A blizzard is a severe weather condition characterized by low temperatures
and strong winds (greater than 35 mph) bearing a great amount of snow,
either falling or blowing.
In order to be classified as a blizzard, as
opposed to merely a winter storm, the weather must meet several conditions.
The storm must decrease visibility to a quarter of a mile for 3 consecutive
hours, include snow or ice as precipitation,
and have wind speeds of at least 32mph (7 or more on the Beaufort Wind
According to Environment Canada a blizzard must have winds of 40 km/h or
more, have snow or blowing snow, visibility less than 1 km and a windchill
of less than -25 degrees celsius. All of these conditions must last for 4
hours or more.
When these conditions persist after snow has stopped falling, it is
called a ground blizzard.
An extreme form of blizzard is a whiteout,
where the downdrafts, coupled with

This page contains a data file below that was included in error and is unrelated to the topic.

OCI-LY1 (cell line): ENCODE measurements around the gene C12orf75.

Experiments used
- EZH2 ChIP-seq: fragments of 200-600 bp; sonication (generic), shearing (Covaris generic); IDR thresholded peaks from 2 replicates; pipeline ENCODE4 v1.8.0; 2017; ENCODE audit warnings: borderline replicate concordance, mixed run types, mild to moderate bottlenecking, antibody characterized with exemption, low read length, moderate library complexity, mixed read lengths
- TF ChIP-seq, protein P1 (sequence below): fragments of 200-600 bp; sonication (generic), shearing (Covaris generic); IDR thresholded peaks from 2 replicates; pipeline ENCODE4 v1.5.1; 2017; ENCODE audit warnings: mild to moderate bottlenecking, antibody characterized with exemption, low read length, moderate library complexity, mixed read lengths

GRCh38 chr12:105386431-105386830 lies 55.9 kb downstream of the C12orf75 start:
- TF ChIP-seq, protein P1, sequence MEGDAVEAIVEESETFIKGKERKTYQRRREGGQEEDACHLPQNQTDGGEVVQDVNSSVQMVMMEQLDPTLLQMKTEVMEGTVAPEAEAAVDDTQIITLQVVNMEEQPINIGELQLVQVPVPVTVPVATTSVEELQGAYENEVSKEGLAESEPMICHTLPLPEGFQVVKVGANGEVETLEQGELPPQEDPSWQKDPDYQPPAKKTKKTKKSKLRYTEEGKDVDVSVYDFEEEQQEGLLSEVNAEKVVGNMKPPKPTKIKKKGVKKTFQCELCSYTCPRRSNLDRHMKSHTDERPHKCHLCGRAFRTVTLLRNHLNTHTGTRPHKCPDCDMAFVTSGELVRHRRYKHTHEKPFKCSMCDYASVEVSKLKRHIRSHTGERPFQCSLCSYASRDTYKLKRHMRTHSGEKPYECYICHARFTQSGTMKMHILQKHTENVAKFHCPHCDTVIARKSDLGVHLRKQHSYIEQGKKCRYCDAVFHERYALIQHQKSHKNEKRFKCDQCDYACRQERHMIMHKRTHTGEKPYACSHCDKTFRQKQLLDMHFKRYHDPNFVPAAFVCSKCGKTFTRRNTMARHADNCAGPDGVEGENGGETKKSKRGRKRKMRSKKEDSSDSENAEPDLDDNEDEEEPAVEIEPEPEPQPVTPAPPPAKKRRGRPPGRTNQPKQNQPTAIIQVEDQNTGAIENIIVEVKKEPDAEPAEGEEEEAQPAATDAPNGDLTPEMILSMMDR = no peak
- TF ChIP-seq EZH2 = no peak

snowfall become so severe that it is impossible to distinguish the ground
from the air. People caught in a whiteout can quickly become
disoriented, losing their sense of up
and down as well as their sense of direction. Severe blizzards can also
occur in conjunction with arctic cyclones.
The word blizzard is a modern one of unknown origin; but it is
likely from the surname "Blizard." It was first widely used after the great
American winter storm now known as the "Blizzard of 1880." Certain types of
blizzards in the northeastern United States are colloquially known as
Nor'easters. Some believe the origin of the word "blizzard" is from it's
original use of scattered musket fire. An 1820 journalist was the first to
coin this word.